Delegates offer passionate pleas to save Rideau High School
Published Wednesday, February 15, 2017 10:53PM EST
Last Updated Thursday, February 16, 2017 12:43PM EST
Parents, students and community activists provided passionate pleas at one of the last Ottawa Carleton District School Board meetings before a final decision on the future of Rideau High School.
More than 100 people packed the board room for a meeting of the Special Committee of the Whole, including more than 50 delegations. Grade 11 student Melanie Patenaude was among the speakers, encouraging the school trustees and board to keep Rideau High School open.
"It feels like students are being seen as numbers and percentages and what not and I just want people to be seen as people," Patenaude said.
A future med school hopeful, Patenaude said the stress of changing schools just one year before going off to colleague would be a huge adjustment.
"For me it would be really stressful to get used to the whole environment, to the teachers, to the different students and classes, and to the school."
Many of the students at Rideau come from diverse backgrounds, some have recently arrived in Canada as new immigrants and refugees, while others come from marginalized backgrounds and families of low-socioeconomic status. The school also a special english as a second language program and specialized initiatives to help reach out to its large First Nations community.
“Do you know what it feels like to have your child come home and say he doesn’t feel stupid anymore?” Sara Bernard told the board about her son, Shane Gareau, who has a learning disability and is in a special class at Rideau High School. “He knows he’s different, but everybody treats him normal,” she added.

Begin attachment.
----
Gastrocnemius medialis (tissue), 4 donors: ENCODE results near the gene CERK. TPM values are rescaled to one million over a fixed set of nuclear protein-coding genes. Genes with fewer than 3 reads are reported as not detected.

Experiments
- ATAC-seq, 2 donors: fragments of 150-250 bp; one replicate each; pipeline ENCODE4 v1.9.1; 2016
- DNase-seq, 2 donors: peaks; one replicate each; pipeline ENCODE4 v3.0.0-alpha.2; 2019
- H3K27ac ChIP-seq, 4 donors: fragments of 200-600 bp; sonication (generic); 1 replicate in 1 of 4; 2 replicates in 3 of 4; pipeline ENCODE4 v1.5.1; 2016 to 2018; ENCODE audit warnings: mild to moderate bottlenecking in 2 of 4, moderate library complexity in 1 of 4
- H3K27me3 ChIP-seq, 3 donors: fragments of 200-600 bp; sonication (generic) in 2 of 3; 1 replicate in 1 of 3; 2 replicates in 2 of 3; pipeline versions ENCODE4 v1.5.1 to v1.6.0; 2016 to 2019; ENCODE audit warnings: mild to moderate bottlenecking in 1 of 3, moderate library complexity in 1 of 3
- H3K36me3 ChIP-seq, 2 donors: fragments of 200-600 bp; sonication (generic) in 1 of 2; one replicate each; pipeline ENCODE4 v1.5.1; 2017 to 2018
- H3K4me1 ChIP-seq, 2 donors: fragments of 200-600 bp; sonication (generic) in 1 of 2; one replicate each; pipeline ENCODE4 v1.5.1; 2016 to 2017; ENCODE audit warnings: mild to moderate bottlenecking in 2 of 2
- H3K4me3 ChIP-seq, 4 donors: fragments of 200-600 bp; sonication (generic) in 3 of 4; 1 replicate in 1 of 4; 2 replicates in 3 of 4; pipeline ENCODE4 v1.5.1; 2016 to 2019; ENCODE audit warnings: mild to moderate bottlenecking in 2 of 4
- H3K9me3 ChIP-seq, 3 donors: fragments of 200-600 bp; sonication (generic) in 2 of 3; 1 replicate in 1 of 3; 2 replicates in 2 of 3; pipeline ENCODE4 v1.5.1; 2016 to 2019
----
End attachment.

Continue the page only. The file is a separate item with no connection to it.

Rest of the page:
Earlier in the year, school board staff recommended the closure of Rideau High School as a way to deal with funding pressures while also improving education for students. The school is currently operating around 40 per cent capacity, and is operating out of a building that needs major renovations. The board also said merging Rideau High School and Gloucester High School, a school with French immersion that is also struggling with low enrolment, would save hundreds of thousands of dollars every year while allowing students to access more courses and services.
As it stands, a majority of high school students in the catchment area opt to attend Lisgar Collegiate or Gloucester High School for their French programs and or their gifted programs. It's estimated only about 20 per cent of eligible students in the catchment area attend Rideau High School.
A group of students from Gloucester High School attended the meeting and said they would welcome the Rideau students with open arms.
"We have a l;ot of programs that we can offer," said Mumin Elmi, a grade 11 student. "Gloucester is awesome!"
"If we combine, we have more opportunities for more courses and more extra curricular activites," said grade 10 student Stephane Meilleur."
Speaking after the delegations, many trustees told the committee that they felt confused and unsure of what to do about this difficult decision.
"We are closing the school with the lowest socio-economic rating in our district and I do not believe we are choosing that school for that region, but yet time and time again in our province, in our city, in our province, in North America, these are the schools that get closed," said Trustee Erica Braunovan. "I would like to see us have the courage to say we are not going to do it this time. This time it will not be this community that is going to lose its school."
"I have to balance the community hub needs with the priorities placed upon us by the province. I do not know what to do," said Trustee Mark Fisher.
Transition plans have been created in case the board votes in favour of closing Rideau High School, including transferring a majority of staff and teachers to Gloucester High School. The transition plan also includes moving many of Rideau's specialized programs and learning plans over to Gloucester.
Despite those reassurances, some trustees said they fear the move will negatively impact students at the school.
"There will be drop-outs," said Trustee Shawn Menard. "We are managing right now at that school. Students are going to College or University."
A final vote will happen in early March.